I agree about the natives, and lady slippers are beautiful. We dont have any of those growing, they take specific type of conditions that we dont have on our property.
You could consider bulbs. Although you would have to put screens around them to keep the mice and chippys from eating them. By the time spring bulbs bloom, the leaves are usually still bare where I live, so they get lots of sun, not sure about NC. Still would be feasible if its not a heavy upper canvas.
30 years agoOur woods was full of flowers . Thats before we owned it. Now there are just a few. We are trying to restore it.


 o
RE: Ready for the silliest question ever on this forum?

Thank you, ncrescue, that is exactly what I have here. I have a good sized patch of it out back by the fence and I've seen it in several other places here too. I knew it had to be natural as nobody has ever lived on this land but us, it was used to store junk and equipment from a construction company for a good 20 years. Right beside the fence is a hay field with no close neighbors.
I did have a large patch that was filled with creamy and pinkish colored lady slippers but while we were moving the house in, the workers parked their trucks and equipment on them and they have never came back. Now I just find them scattered here and there.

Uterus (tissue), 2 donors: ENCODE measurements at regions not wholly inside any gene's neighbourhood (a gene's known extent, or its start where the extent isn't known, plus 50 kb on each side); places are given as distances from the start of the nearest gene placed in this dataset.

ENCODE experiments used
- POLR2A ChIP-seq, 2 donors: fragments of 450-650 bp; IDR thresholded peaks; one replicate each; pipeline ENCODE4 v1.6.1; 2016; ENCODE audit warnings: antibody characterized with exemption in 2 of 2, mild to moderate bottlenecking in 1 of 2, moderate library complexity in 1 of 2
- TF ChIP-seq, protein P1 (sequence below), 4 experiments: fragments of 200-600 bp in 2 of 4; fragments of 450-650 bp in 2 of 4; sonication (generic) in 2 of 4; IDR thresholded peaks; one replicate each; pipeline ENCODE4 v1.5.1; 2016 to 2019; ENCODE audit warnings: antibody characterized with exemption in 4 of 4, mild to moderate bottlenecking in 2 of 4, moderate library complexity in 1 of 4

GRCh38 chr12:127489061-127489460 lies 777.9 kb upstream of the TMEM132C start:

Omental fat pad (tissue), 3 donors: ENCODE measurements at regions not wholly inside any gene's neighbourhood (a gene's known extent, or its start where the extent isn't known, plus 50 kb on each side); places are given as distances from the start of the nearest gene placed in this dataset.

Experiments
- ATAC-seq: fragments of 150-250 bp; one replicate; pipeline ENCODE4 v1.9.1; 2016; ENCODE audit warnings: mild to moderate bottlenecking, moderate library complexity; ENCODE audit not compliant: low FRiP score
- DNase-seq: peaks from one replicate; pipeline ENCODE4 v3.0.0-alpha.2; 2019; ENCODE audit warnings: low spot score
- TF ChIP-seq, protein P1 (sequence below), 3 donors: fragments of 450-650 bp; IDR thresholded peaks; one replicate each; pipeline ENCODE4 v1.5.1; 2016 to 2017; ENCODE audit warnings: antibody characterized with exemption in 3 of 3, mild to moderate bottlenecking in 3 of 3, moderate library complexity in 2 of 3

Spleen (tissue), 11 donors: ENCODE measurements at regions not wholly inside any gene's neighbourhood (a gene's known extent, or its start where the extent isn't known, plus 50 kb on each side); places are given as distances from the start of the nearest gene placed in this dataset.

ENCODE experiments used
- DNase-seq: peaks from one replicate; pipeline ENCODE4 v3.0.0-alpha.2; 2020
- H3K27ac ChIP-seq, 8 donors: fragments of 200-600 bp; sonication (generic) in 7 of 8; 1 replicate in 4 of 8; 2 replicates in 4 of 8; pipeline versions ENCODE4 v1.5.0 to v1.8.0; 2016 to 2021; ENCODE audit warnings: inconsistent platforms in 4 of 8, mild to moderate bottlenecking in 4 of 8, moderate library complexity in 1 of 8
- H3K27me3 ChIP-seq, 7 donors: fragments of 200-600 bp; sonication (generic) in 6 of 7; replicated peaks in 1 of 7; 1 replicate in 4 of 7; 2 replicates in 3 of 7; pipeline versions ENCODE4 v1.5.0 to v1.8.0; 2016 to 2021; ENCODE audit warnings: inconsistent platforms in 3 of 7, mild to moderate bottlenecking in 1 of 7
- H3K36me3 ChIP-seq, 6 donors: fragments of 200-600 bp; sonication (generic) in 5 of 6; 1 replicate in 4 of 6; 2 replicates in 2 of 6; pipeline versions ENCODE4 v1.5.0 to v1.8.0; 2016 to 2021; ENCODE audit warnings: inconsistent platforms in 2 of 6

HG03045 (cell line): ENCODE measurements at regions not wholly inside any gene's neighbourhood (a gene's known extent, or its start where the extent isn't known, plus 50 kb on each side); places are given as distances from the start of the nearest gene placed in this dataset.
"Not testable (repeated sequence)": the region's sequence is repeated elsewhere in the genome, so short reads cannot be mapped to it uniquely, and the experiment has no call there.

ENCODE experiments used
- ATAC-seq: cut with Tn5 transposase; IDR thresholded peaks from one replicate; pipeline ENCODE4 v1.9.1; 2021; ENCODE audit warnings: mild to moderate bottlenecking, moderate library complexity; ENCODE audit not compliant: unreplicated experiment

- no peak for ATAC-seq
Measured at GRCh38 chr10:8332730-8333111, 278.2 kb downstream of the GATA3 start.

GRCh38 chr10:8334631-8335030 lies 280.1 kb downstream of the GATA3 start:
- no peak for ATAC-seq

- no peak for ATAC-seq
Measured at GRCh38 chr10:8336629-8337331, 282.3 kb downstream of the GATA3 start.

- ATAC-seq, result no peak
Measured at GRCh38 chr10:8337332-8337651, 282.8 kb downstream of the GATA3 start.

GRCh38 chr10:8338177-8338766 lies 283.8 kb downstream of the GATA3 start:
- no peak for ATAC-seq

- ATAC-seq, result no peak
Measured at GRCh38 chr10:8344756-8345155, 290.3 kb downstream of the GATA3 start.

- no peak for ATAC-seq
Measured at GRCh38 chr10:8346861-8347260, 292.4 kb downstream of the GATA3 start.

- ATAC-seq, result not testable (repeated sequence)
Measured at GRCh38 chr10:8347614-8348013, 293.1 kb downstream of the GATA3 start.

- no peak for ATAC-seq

Thanks, cynandjon, for the advice on the bulbs and good luck with restoring your woods :)
Esh, why do you think the ice storm didn't kill the laurels? There is a whole section that are dead, not just pruned, and they have nothing growing from their roots. What are you thinking there? We just assumed it was the ice storm. I've left most of them standing and piled brush up next to the fence where the neighbors cows like to come wandering through.
Thanks!!


 o
RE: Ready for the silliest question ever on this forum?

Well, I'm sorry if they have truly died. When I see them knocked down, they usually sprout back from the roots; some plants can be very resilient. So I was being hopeful ... but if you've determined that they gone, then I guess they are. It is possible that the storm weakened them and then some disease or insect finished them off.


 o
RE: Ready for the silliest question ever on this forum?

Lady slippers often come and go, even without the compaction of those trucks. You may see them later. I have some on my property, and I never know where they will pop up next...and I have not had any construction going on for some time.